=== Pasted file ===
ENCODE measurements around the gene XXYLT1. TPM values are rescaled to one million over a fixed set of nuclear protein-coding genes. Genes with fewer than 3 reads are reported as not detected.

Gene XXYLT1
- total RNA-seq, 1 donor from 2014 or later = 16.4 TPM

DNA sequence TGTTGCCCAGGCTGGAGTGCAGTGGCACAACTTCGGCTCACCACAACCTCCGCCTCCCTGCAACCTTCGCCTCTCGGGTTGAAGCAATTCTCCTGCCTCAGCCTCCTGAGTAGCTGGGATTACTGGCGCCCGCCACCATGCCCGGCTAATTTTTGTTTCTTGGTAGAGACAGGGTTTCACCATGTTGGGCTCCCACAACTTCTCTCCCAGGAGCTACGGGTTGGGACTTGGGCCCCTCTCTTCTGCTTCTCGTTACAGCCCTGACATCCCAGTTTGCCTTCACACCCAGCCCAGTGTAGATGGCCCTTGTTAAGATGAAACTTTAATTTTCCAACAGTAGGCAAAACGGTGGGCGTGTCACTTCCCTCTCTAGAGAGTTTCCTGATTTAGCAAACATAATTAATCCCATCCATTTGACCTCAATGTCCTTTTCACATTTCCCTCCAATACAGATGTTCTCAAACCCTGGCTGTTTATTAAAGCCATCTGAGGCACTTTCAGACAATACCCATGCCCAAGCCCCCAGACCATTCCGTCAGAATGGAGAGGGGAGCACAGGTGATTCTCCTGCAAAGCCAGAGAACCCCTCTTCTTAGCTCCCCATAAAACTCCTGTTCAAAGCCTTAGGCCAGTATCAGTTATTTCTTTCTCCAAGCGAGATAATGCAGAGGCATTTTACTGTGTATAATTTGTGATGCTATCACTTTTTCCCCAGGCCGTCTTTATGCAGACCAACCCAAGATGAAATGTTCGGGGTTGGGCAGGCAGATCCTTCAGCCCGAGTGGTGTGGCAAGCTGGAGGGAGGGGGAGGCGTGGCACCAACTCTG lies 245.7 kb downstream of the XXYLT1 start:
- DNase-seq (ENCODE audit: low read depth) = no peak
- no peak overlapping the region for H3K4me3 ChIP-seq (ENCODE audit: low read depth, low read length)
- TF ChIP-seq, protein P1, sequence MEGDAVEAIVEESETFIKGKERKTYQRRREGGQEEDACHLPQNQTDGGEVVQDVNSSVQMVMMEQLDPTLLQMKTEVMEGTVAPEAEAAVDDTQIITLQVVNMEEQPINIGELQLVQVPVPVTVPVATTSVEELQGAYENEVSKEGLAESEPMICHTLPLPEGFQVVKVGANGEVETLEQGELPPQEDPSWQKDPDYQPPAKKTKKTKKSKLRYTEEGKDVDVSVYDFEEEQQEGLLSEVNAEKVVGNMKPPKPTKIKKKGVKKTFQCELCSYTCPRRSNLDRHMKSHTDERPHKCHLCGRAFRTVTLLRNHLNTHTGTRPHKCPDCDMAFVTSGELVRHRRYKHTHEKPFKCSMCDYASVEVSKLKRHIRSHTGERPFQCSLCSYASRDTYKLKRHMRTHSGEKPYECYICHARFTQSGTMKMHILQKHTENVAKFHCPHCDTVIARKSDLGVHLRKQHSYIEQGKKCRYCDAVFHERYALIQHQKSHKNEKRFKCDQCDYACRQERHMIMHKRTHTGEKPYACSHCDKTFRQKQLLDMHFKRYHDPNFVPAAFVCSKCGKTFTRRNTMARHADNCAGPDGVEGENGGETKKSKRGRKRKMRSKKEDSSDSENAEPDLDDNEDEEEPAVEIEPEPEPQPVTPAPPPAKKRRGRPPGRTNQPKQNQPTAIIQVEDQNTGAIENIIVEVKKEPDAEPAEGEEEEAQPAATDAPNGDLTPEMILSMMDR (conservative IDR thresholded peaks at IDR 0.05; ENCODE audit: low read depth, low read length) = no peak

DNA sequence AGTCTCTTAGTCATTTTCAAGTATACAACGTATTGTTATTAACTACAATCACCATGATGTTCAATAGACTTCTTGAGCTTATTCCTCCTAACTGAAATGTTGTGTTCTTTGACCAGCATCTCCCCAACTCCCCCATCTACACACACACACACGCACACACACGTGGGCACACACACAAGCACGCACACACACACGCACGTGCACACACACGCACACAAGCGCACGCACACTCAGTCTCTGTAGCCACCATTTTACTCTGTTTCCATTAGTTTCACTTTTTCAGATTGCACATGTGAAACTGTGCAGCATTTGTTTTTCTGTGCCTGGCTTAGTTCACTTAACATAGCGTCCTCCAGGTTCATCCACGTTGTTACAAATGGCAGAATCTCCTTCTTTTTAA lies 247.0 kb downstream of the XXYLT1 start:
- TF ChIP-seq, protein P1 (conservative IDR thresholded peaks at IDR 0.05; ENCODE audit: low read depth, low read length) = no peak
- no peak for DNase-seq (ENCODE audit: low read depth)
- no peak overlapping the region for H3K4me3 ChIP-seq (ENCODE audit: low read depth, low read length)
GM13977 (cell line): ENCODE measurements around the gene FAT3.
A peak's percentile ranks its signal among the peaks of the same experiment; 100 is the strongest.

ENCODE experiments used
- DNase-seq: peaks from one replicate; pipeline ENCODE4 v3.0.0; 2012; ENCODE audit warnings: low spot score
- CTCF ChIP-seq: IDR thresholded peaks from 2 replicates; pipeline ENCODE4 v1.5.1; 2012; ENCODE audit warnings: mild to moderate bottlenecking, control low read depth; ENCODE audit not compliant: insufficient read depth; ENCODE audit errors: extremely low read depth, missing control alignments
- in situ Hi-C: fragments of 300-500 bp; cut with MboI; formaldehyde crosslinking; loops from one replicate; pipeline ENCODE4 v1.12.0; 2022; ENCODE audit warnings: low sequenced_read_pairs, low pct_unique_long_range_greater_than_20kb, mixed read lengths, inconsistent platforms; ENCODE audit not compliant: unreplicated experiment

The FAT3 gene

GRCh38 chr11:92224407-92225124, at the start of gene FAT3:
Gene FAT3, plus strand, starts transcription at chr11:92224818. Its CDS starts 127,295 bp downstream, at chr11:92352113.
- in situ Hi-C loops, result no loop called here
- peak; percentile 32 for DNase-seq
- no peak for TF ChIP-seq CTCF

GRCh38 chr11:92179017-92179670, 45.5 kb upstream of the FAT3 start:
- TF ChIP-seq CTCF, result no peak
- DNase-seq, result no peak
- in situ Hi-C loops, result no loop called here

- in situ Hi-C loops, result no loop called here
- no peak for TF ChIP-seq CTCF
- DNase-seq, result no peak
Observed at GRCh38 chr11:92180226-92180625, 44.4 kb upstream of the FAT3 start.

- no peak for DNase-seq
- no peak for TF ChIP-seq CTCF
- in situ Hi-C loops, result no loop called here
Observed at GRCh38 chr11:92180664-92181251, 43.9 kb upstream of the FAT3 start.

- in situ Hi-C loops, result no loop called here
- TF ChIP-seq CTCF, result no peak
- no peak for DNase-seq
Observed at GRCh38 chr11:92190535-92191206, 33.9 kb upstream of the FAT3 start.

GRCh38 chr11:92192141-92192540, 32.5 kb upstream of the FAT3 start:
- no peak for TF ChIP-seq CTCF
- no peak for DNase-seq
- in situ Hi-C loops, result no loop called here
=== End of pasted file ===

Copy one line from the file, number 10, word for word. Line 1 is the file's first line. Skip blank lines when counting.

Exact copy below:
- no peak for DNase-seq (ENCODE audit: low read depth)